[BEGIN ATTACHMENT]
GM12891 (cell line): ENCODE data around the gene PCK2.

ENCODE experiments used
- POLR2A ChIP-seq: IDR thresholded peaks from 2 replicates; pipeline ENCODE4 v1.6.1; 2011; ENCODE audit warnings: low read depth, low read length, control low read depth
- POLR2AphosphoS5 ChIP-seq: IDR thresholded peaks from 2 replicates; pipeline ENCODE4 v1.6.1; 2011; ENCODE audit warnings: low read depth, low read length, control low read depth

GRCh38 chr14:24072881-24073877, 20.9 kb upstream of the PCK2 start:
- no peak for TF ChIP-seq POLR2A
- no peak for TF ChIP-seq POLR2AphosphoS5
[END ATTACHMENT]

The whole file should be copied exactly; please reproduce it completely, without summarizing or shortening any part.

GM12891 (cell line): ENCODE data around the gene PCK2.

ENCODE experiments used
- POLR2A ChIP-seq: IDR thresholded peaks from 2 replicates; pipeline ENCODE4 v1.6.1; 2011; ENCODE audit warnings: low read depth, low read length, control low read depth
- POLR2AphosphoS5 ChIP-seq: IDR thresholded peaks from 2 replicates; pipeline ENCODE4 v1.6.1; 2011; ENCODE audit warnings: low read depth, low read length, control low read depth

GRCh38 chr14:24072881-24073877, 20.9 kb upstream of the PCK2 start:
- no peak for TF ChIP-seq POLR2A
- no peak for TF ChIP-seq POLR2AphosphoS5